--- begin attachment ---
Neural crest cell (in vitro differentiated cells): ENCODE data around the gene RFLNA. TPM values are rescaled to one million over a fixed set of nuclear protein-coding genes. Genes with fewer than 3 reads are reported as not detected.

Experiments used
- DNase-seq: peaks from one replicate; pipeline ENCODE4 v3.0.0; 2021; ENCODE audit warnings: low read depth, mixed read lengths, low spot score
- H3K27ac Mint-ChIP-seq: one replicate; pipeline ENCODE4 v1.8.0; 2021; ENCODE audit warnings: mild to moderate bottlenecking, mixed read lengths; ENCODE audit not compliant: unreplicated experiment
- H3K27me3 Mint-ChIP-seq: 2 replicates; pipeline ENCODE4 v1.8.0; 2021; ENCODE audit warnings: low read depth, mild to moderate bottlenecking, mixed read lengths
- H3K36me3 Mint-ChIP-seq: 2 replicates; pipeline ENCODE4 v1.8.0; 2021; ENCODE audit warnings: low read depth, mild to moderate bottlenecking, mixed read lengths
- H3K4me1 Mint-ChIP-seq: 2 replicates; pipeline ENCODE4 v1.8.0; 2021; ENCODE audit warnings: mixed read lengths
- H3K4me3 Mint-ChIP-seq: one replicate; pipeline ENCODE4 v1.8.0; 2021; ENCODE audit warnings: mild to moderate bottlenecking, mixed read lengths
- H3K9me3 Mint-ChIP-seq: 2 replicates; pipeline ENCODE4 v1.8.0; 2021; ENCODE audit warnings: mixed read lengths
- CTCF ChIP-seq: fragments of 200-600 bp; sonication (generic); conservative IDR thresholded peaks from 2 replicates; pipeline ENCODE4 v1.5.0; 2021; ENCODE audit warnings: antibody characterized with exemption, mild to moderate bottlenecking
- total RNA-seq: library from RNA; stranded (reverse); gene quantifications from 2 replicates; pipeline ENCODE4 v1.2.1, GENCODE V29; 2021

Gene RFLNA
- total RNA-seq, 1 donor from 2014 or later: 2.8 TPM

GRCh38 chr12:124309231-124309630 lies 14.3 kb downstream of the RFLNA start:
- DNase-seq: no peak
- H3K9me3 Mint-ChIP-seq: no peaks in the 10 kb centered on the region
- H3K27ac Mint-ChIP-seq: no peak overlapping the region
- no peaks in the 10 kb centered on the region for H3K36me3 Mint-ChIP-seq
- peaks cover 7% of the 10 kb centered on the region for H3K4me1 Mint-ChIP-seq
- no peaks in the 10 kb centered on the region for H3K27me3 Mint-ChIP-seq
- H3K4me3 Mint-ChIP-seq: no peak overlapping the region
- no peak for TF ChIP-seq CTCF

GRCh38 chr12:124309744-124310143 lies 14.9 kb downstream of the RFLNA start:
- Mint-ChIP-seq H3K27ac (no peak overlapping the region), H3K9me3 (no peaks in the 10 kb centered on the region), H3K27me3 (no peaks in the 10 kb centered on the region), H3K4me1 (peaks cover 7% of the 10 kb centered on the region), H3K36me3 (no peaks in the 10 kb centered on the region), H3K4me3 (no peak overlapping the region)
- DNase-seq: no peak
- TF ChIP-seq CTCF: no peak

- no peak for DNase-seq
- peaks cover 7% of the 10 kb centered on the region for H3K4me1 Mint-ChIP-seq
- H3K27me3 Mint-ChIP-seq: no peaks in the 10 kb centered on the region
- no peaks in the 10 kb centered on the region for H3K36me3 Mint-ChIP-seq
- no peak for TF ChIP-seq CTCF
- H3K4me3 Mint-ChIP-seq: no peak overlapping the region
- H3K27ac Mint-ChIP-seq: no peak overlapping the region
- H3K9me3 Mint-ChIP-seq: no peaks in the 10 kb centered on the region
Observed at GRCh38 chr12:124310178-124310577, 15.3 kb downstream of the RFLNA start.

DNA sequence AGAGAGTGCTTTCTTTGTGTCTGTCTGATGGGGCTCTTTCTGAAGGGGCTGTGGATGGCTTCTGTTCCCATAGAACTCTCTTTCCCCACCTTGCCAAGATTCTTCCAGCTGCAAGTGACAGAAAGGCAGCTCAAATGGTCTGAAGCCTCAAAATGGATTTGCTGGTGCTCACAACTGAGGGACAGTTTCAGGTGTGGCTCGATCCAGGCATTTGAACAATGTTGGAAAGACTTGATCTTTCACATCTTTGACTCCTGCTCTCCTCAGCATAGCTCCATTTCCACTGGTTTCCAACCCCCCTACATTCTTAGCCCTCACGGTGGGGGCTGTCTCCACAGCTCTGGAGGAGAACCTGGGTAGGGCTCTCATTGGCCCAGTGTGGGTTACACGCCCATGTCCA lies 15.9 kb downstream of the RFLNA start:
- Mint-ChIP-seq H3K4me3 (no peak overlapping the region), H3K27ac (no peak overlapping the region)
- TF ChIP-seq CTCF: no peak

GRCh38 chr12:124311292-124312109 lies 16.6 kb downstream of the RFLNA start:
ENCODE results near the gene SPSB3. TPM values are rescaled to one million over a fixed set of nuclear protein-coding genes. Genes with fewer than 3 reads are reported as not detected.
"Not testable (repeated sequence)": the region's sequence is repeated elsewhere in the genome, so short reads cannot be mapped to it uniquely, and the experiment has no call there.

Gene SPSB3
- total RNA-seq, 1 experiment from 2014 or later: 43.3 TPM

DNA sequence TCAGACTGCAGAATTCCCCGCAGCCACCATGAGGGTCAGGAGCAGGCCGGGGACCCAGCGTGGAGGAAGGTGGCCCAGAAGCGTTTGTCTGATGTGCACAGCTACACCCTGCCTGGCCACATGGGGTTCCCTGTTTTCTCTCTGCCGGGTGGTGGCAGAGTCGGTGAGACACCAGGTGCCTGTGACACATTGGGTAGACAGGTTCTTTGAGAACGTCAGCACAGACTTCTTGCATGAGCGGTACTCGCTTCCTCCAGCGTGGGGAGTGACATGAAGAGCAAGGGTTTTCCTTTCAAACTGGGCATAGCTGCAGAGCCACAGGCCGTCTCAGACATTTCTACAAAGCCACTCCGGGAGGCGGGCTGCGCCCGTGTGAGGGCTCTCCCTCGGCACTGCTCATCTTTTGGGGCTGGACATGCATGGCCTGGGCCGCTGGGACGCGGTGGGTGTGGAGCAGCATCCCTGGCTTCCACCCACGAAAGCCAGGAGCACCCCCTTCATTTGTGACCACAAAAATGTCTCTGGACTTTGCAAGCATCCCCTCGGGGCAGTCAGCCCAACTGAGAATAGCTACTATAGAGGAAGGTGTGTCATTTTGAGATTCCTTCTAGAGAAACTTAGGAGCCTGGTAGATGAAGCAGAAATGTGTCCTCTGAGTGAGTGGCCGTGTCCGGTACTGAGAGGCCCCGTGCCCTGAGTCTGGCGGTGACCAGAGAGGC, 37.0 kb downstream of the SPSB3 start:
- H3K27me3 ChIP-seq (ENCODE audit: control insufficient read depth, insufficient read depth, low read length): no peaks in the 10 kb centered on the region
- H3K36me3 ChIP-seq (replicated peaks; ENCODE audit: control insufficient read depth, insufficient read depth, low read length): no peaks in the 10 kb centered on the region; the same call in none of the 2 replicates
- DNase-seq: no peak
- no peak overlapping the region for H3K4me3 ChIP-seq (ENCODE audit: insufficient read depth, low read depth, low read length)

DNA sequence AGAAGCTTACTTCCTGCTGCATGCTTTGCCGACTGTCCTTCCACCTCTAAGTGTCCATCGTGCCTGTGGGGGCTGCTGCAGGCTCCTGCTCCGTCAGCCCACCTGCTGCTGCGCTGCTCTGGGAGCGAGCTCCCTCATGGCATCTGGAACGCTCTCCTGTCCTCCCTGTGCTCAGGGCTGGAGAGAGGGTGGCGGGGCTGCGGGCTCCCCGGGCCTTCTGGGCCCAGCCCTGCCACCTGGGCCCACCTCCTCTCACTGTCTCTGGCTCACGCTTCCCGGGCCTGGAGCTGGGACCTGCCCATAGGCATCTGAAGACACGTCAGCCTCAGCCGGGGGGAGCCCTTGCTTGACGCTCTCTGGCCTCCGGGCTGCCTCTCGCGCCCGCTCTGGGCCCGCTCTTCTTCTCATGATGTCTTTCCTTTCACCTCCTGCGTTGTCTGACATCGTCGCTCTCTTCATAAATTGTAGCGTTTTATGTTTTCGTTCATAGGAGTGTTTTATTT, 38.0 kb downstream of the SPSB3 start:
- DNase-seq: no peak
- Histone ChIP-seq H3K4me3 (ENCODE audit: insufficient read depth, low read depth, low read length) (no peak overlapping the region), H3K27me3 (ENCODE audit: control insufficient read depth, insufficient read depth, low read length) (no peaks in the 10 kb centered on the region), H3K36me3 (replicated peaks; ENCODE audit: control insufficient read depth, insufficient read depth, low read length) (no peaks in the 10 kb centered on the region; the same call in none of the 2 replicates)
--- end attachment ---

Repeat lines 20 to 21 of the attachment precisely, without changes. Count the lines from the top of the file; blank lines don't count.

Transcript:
- no peaks in the 10 kb centered on the region for H3K27me3 Mint-ChIP-seq
- H3K4me3 Mint-ChIP-seq: no peak overlapping the region